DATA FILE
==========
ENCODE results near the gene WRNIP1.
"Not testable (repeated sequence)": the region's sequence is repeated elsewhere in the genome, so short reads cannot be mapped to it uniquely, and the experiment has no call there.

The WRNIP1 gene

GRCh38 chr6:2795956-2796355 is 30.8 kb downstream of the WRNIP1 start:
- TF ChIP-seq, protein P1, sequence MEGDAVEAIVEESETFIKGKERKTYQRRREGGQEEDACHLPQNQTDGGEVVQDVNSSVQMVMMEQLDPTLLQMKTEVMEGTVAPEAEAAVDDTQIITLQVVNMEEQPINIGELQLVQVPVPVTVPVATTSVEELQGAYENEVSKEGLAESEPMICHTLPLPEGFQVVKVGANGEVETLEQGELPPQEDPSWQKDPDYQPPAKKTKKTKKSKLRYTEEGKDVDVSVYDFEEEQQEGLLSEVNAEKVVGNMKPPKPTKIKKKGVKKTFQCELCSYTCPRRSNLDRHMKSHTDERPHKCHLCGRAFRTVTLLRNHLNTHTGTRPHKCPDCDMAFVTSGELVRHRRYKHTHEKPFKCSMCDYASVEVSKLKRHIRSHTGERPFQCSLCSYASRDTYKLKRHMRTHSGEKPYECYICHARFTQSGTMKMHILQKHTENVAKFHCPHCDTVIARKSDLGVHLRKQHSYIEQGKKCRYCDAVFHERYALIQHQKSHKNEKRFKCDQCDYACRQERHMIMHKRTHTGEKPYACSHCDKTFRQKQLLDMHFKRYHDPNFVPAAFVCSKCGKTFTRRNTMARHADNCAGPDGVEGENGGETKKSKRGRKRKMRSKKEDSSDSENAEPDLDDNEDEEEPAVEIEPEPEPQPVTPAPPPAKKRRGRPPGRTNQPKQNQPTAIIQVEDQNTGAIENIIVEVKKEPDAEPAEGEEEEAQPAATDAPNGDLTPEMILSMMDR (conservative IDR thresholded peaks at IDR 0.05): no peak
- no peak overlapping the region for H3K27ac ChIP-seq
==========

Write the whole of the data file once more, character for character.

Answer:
ENCODE results near the gene WRNIP1.
"Not testable (repeated sequence)": the region's sequence is repeated elsewhere in the genome, so short reads cannot be mapped to it uniquely, and the experiment has no call there.

The WRNIP1 gene

GRCh38 chr6:2795956-2796355 is 30.8 kb downstream of the WRNIP1 start:
- TF ChIP-seq, protein P1, sequence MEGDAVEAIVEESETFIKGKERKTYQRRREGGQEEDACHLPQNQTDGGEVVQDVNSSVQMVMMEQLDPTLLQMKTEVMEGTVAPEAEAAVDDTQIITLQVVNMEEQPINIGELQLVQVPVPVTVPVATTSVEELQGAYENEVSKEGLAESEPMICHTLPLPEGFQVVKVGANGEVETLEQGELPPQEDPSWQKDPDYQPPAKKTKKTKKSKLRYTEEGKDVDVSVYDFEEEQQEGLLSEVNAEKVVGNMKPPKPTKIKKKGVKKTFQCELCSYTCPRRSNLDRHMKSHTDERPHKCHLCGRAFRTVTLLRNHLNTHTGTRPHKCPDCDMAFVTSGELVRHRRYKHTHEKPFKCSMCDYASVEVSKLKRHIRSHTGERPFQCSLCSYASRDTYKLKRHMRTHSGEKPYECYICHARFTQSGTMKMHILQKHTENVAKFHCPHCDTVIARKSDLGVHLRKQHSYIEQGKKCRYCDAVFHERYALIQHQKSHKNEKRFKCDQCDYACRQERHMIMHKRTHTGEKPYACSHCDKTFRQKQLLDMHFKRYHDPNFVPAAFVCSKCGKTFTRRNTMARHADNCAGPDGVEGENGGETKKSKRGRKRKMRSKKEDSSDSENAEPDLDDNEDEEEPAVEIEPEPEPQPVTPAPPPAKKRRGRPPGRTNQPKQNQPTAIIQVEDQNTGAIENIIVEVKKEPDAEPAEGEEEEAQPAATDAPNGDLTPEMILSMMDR (conservative IDR thresholded peaks at IDR 0.05): no peak
- no peak overlapping the region for H3K27ac ChIP-seq